In-depth reviews

BMW i7 review

Taking a different approach to its Mercedes arch rival, BMW hits the nail on the head with the first electric 7 Series

Overall rating

4.5 out of 5

£100,205 - £181,963
Fuel Type:


  • Spacious rear cabin
  • Interior technology
  • Long range


  • Some gimmicky tech
  • Polarising looks
  • Expensive options

Car type


Wallbox charge time

Rapid charge time


348-388 miles

16hrs 15mins (0-100%, 7.4kW)

34 mins (10-80%, 195kW)

There are some absolute non-negotiables when it comes to luxury cars: they must be comfortable, spacious, filled with the latest technology and trimmed in the finest premium materials money can buy. They should also be powerful and good to drive, whilst remaining quiet and refined. Nowhere does it say they need to be pretty though; enter the BMW i7.

Whatever you think of the way the first electric 7 Series looks it certainly stands out. Plus, by sticking to the conventional three-box luxury limo body shape, the i7 retains the imperious rear cabin comfort that potential buyers would expect – something we found was severely lacking in the i7’s main rival, the Mercedes EQS.

There is loads of head and leg room for even the tallest adults, and the front passenger seat can even be pushed right forward for when you really want to stretch out. There is a rather chunky transmission tunnel running through the middle though, but that’s a consequence of the i7 sharing its underpinnings with the latest petrol and plug-in hybrid 7 Series.

As well as being spacious, the i7’s cabin is filled with the most cutting-edge tech in BMW’s arsenal, for those up front and in the rear. Using the latest iDrive 8 operating system, the i7 comes loaded with live features, plus all the usual smartphone connectivity. There’s automatic-opening and closing doors (more on those later), electrically-operated seats, a dual-screen infotainment setup for those up front and touch-sensitive controllers mounted to the rear doors. These can be used to operate everything from the window blinds to the four-zone climate control, as well as changing the radio station or media input.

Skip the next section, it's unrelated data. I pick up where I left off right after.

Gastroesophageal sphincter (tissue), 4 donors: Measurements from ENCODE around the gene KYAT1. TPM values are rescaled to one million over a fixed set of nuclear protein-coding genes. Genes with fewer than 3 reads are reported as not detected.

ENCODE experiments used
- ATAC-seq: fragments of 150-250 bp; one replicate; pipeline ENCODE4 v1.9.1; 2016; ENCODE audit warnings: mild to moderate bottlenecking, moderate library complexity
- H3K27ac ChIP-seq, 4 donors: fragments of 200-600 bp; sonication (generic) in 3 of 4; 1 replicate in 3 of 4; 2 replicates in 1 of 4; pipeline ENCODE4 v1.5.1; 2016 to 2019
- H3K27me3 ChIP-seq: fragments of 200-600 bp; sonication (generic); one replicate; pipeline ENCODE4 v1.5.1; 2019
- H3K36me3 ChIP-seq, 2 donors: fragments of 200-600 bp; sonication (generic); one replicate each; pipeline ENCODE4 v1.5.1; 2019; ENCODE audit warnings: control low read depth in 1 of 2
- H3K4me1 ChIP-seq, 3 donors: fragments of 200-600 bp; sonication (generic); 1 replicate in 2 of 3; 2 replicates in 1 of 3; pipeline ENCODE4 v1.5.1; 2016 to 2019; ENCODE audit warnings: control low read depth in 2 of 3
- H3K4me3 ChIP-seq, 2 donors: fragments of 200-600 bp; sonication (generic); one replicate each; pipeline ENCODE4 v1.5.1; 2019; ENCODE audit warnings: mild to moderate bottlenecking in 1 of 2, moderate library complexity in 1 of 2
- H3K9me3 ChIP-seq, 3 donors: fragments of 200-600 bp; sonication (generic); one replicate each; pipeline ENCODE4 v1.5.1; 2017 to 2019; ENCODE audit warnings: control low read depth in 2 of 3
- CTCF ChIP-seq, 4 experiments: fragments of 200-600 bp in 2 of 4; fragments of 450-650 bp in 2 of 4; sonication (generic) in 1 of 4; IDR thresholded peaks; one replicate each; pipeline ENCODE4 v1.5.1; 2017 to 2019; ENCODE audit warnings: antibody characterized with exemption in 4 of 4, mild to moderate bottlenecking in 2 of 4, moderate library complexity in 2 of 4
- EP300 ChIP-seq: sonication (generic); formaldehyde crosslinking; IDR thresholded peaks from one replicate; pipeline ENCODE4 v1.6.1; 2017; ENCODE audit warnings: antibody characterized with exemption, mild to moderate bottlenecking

They also grant you access to the optional 8K Theatre Screen. The 31-inch display folding down from the roof is quite the spectacle, while the rear blinds automatically close to give you a more cinema-like experience. You can get content from most of the popular streaming services including Amazon Prime, Netflix and YouTube.

This is the i7’s party piece, without a doubt. But in reality there isn’t much in the way of adjustment, and it always feels like it’s set a little close for comfort. The graphics and the functionality is great, and the Bowers & Wilkins Diamond surround sound system is fantastic. But we’d prefer it if you could recline the seats further or position the screen more toward the driver or front-seat passenger – if only to create some distance between your eyes and the crystal-clear display. We’d liken it to sitting on the front row at a concert and craning your neck to get the best view.